With such compelling cause to grieve
As daily vexes household peace,
And chains regret to his decease,
How dare we keep our Christmas-eve;

Which brings no more a welcome guest
To enrich the threshold of the night
With shower’d largess of delight
In dance and song and game and jest?

Yet go, and while the holly boughs
Entwine the cold baptismal font,
Make one wreath more for Use and Wont,
That guard the portals of the house;

Old sisters of a day gone by,
Gray nurses, loving nothing new;
Why should they miss their yearly due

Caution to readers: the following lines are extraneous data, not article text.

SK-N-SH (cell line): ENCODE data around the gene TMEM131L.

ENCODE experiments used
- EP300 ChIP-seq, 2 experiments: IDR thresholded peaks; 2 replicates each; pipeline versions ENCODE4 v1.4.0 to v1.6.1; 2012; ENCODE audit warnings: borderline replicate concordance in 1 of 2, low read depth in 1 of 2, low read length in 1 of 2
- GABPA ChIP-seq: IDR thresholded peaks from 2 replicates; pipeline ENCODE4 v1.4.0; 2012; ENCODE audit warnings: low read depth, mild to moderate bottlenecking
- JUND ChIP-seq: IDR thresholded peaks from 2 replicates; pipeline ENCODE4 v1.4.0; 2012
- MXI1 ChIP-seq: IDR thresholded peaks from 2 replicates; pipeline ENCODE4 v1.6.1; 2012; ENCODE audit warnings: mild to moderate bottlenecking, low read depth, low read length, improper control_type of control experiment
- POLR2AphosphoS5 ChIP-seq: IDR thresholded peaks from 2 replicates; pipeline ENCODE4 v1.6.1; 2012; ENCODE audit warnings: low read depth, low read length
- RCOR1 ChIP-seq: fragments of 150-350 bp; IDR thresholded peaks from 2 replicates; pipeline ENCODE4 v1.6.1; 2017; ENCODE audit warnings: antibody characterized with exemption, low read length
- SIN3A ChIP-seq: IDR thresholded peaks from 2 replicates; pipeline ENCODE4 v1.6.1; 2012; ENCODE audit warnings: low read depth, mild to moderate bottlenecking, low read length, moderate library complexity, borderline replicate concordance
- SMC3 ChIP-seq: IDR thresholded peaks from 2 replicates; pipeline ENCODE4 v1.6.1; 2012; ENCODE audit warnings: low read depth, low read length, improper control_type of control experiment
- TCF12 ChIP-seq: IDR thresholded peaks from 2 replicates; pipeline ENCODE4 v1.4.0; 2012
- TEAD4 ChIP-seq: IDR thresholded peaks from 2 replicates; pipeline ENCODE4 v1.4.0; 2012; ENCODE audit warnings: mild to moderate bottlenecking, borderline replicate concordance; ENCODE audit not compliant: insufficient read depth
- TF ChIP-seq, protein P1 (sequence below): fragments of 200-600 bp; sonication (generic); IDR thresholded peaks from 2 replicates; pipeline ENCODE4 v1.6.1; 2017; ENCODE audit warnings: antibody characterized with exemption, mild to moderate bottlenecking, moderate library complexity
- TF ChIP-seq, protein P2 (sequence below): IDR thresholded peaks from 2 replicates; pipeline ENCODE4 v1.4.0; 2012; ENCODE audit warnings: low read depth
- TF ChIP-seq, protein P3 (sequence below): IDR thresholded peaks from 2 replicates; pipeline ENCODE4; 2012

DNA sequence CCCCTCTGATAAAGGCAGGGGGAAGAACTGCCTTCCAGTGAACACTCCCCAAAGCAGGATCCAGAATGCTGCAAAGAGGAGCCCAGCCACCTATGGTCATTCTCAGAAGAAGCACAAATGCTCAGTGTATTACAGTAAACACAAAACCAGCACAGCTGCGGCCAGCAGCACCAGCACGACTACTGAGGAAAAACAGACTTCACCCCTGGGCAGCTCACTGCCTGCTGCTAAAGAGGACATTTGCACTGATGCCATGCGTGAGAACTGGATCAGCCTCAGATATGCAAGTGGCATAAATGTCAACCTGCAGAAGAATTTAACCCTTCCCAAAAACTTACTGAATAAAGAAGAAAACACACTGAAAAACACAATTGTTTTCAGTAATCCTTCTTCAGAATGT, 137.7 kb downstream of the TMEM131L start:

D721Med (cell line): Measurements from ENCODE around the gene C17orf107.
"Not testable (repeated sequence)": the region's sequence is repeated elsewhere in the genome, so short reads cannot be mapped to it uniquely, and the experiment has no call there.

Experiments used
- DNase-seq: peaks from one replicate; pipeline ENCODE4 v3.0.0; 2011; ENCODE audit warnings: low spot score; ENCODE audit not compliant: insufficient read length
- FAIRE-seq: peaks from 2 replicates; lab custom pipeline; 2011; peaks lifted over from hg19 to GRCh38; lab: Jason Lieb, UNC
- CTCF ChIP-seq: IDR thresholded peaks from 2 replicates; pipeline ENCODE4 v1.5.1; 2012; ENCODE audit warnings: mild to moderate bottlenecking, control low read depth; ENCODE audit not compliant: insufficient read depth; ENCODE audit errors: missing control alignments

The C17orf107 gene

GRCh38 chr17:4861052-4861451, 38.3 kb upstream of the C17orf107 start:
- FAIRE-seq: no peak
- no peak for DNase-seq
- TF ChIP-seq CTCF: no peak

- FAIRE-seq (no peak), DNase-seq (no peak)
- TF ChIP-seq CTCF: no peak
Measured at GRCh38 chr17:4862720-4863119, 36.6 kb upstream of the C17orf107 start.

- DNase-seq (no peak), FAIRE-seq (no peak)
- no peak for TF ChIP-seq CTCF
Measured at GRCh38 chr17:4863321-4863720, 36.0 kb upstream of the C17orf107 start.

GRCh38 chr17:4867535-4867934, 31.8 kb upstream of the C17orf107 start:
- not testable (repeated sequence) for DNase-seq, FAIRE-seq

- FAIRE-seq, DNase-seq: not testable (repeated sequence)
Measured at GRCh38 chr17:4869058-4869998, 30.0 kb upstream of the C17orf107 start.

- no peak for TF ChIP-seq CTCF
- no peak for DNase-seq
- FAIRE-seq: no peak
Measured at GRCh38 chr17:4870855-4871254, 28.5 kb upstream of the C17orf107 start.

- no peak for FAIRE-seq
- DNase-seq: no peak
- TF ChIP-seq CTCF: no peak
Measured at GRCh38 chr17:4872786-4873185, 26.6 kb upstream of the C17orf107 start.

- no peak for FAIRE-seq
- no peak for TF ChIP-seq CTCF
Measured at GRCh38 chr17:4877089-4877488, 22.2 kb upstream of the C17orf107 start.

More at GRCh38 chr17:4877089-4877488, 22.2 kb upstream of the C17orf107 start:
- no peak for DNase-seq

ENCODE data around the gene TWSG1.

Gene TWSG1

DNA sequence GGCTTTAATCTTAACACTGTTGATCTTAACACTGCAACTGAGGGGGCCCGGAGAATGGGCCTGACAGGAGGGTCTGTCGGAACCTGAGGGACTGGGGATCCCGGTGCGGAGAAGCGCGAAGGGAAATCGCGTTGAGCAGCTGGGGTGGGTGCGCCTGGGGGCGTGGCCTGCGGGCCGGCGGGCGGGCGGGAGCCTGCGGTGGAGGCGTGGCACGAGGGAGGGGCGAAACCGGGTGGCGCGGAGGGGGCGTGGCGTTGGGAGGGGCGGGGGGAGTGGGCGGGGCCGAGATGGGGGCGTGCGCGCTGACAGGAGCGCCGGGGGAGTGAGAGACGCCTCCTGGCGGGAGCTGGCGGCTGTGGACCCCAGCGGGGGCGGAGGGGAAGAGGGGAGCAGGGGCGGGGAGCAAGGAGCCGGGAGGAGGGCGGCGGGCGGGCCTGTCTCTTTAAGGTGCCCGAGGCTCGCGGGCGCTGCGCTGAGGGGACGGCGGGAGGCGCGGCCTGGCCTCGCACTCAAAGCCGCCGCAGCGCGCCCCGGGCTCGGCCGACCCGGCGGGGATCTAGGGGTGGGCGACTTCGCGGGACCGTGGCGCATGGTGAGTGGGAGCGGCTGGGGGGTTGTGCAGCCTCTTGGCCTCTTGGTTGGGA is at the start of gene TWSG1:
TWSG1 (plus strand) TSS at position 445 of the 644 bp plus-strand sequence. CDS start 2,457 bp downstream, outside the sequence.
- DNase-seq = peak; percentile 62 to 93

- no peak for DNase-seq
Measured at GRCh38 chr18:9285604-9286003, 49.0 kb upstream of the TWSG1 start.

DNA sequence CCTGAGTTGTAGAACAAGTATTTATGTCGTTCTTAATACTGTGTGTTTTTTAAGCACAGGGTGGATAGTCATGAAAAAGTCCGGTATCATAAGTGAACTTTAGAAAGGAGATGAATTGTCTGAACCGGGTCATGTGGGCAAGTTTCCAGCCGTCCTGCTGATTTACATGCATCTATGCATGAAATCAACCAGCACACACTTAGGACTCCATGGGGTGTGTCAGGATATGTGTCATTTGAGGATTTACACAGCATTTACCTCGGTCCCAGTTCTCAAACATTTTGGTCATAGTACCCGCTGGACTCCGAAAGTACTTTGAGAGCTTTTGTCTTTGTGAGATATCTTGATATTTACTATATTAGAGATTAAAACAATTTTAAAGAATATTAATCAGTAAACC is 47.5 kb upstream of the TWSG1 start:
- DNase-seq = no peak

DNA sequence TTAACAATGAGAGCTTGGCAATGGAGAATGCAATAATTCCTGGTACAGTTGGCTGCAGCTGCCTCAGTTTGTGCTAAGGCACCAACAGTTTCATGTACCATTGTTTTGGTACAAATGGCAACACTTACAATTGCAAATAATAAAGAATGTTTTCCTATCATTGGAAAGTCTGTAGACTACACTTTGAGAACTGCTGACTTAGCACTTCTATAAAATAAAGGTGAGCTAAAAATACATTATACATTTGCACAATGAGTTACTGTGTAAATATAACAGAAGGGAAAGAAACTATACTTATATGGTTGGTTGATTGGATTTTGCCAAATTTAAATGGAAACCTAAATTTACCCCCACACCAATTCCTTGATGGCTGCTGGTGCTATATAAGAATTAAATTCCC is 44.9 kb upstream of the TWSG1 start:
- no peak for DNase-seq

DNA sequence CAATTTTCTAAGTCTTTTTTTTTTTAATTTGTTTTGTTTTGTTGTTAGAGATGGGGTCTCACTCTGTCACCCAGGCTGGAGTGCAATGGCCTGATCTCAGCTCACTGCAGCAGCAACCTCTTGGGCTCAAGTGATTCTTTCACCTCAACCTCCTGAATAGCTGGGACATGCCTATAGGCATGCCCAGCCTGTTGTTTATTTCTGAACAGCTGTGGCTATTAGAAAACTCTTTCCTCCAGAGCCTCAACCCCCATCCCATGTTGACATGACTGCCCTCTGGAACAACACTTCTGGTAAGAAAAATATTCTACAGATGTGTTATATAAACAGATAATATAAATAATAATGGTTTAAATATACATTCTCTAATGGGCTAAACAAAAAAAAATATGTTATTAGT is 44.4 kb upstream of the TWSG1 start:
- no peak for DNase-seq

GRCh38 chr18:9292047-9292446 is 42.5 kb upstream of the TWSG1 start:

Before their time? They too will die.

This canto shows a frequent virtue of Tennyson’s poetic composition: a slight prosiness relieved by concision, offering a kind of wisdom. For example, the reader may have wondered what other family members thought of his heavy grief; here he mentions its threat to household peace. He rhymes guest with jest, because Hallam brought such fun to past Christmases. And he invents the sisters Use and Wont as a way of characterising household tradition. One day they too will be gone but while they are still here, while tradition still lives, let custom be kept.

In the management of grief, custom is often a good companion.

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